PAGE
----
Plus, most information available online (like USDA) and those on menus and nutrition labels are based on raw weight. This is unless the labels say something like “Pan-Fried,” such as those you see in bacon packages. Otherwise, labels imply that the food inside is based on raw or uncooked weight.

Now, don’t get me wrong, tracking macros isn’t an exact science, and it’s normal to have some discrepancies in your measurements. But by weighing your food raw, you can reduce some of that variability and get a better sense of the macros you’re consuming.

Do Macros or Calories Change When You Cook Food?

Cooking can affect the nutrient and calorie content of your food. But the extent of the changes can vary depending on the cooking method and other factors.

Because of this, cooked foods have less moisture (as it evaporates) and maybe less fat (as it is rendered out). But the majority of the macros remain the same.

Meanwhile, you won’t have much problem tracking calories since calories won’t change; they will just increase (or decrease) in density. This excludes the extra things you use when cooking, such as oil, condiments, etc.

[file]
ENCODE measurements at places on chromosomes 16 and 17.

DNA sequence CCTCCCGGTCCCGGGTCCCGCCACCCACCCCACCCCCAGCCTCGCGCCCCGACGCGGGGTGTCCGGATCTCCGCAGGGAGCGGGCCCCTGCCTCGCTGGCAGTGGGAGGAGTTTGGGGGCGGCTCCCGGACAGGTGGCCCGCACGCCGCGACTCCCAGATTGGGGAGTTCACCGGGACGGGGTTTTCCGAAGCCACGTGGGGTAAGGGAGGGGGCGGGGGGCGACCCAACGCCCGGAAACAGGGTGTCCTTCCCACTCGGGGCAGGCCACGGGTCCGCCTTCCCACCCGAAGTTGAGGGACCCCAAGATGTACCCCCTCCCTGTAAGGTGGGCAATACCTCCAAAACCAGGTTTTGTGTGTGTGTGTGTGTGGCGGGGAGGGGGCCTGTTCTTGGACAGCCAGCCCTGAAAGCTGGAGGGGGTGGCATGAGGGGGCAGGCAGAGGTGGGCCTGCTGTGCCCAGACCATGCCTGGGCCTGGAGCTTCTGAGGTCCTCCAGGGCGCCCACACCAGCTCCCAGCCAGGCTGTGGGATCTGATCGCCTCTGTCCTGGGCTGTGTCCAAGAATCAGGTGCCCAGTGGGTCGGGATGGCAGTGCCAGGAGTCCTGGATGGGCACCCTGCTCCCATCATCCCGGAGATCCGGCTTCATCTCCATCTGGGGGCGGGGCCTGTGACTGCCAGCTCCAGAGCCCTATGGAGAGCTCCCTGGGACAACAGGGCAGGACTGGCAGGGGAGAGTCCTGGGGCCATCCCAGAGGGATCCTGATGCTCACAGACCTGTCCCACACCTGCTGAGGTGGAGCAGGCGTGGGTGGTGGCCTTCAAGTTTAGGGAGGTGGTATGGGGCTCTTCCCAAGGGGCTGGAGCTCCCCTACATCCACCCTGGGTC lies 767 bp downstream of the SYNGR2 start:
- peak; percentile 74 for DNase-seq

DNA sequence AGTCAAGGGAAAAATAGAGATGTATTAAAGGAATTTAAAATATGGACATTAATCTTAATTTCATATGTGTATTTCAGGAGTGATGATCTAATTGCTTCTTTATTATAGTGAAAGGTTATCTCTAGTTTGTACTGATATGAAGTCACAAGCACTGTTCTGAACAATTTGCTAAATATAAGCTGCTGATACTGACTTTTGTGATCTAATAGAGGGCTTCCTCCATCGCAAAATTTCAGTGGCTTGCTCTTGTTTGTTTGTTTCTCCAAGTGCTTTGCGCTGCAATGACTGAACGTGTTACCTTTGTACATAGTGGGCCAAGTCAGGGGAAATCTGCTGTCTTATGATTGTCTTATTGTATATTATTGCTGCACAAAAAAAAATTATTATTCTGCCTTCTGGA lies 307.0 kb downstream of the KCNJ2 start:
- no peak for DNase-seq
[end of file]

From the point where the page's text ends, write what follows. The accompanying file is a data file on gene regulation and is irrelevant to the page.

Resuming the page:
For example, pan-frying or deep-frying can add calories from the oil used in the cooking process. Grilling or roasting, on the other hand, helps reduce your food’s fat content by allowing the fat to drip away.

Why You Should Weigh Food Before Cooking


If you want to track your macros, you need to know exactly how much of each nutrient you’re consuming. Estimating the weight of food can be wildly inaccurate, and eyeballing portion sizes can lead to overeating or undereating.

Weighing your food before cooking will give you a precise measurement of how much you’re eating, making it easier to track your macros with accuracy.


When you weigh food raw before anything else, then you can focus on cooking and prepping.

However, from personal experience, I also weigh some things after they are cooked. This usually happens when I’m in a hurry or cooking for other people.

During these instances, I will eat my share and input the closest food entry in the app I can find. For example, selecting “Grilled Chicken Breast” in my food logging app is close enough for convenience when I don’t want to bother with the raw weight.

How to Manually Convert from Raw to Cooked